If an exploratory factor analysis is done with some 1-5 agreement items and some 0/1 "choose all that apply" items, theoretically how much of a spurious tendency would there be for the 1-5 items to load on one or two factors and the 0/1 items to load on a separate set of one or two factors? (I've heard arguments both for and against the idea that correlations tend to be much higher among items of a similar scale. My own experimentation/simulation has not found much of an effect.)


The effect you mention happens because of response set, which can be controlled by the phrasing of the reactives, and the interest of the respondent, and the order of the questions. I've seen this happen in my own experience, but it's by no means inescapable: one good way to avoid the spurious tendency is to, say, put two agreement questions, then a dichotomy, then a couple more agreement ones, then the dichotomy, that usually does the trick for me.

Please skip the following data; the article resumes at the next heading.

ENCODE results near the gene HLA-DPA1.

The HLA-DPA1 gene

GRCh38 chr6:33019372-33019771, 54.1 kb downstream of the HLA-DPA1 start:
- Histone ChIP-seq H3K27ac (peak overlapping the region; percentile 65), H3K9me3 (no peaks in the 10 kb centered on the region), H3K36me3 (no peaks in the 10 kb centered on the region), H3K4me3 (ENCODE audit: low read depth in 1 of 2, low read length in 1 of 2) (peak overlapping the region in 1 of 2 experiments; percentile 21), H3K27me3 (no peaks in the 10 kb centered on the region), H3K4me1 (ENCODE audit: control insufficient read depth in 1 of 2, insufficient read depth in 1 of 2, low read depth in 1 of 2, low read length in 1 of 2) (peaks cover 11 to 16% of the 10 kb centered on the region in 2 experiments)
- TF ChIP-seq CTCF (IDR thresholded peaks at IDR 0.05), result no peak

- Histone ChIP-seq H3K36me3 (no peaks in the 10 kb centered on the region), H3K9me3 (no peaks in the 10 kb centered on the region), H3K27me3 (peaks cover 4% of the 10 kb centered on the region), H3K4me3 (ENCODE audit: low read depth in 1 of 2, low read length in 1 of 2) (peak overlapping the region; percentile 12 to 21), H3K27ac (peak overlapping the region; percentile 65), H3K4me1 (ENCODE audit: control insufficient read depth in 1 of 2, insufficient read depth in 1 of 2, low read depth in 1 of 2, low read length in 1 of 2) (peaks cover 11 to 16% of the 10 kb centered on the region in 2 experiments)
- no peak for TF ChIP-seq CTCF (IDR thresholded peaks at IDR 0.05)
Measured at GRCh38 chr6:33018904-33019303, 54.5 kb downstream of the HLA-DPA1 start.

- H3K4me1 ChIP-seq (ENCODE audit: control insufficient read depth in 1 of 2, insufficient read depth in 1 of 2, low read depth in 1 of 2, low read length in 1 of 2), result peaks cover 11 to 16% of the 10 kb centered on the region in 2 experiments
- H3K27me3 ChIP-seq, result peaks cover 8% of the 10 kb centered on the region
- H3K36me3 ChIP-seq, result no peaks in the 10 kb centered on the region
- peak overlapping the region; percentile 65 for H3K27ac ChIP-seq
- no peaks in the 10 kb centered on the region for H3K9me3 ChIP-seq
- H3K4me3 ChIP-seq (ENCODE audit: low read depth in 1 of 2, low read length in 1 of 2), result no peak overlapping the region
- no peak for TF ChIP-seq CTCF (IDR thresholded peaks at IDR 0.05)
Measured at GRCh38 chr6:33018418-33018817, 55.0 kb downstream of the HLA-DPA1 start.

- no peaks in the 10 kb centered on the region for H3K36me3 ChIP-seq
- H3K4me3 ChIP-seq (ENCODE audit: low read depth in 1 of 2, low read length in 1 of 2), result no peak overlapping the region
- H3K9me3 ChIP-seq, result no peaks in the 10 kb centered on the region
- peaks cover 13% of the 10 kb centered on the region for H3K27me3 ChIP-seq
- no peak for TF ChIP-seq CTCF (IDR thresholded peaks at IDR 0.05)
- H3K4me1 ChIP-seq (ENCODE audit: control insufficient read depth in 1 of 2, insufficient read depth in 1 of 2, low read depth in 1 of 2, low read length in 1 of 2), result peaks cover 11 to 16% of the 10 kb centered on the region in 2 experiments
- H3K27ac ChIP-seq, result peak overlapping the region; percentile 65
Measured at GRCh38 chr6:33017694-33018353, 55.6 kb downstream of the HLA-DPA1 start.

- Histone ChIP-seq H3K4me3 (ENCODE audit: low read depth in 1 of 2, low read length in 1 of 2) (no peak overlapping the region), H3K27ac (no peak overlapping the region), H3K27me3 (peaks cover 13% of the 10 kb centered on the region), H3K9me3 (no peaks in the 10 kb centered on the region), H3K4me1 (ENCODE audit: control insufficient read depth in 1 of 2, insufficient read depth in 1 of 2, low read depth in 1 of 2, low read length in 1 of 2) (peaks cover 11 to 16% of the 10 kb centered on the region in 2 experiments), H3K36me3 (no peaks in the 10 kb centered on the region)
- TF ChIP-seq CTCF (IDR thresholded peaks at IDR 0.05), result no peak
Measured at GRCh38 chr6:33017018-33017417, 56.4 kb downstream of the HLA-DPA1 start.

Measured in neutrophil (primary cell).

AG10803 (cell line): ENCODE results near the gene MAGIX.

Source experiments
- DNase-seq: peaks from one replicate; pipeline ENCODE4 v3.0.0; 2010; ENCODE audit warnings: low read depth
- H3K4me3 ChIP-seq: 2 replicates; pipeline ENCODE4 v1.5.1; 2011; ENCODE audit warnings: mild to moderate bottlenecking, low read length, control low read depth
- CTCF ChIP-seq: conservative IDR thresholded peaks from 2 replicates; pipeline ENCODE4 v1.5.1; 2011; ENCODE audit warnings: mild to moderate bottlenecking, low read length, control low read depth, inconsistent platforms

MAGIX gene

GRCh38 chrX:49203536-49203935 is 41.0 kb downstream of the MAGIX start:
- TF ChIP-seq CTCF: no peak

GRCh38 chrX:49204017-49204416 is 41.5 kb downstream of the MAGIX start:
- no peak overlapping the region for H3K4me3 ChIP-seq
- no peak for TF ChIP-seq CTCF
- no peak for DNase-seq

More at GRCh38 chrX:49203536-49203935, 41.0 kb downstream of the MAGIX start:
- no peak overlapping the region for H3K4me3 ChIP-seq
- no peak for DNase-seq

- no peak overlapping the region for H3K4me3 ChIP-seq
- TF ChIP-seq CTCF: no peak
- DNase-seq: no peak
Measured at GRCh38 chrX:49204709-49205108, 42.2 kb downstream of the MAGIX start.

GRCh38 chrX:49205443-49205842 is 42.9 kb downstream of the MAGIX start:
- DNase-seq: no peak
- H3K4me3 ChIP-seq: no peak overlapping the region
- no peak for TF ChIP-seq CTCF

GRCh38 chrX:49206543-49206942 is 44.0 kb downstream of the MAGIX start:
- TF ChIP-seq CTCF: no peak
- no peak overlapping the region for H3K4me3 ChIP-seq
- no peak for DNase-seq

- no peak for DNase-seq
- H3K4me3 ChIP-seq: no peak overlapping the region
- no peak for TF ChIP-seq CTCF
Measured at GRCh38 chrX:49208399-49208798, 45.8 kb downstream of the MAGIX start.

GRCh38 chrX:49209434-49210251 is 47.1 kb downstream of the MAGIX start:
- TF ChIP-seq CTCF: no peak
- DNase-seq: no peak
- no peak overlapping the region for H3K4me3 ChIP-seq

A good way to test for that effect, if it's a scale you're building, is to compare the Cronbach's alpha of the entire scale with and without the dichotomies.

yes, factor loadings might be affected by the range of possible responses, but it won't neccesarily be dominated by it, if you take the measures you would normally take to avoid response set.

  • $\begingroup$ I appreciate your thoughts on why such a dynamic would occur and how to prevent it. But I still am left with my question: "...theoretically how much of a spurious tendency would there be...?" $\endgroup$ – rolando2 Dec 6 '11 at 13:20

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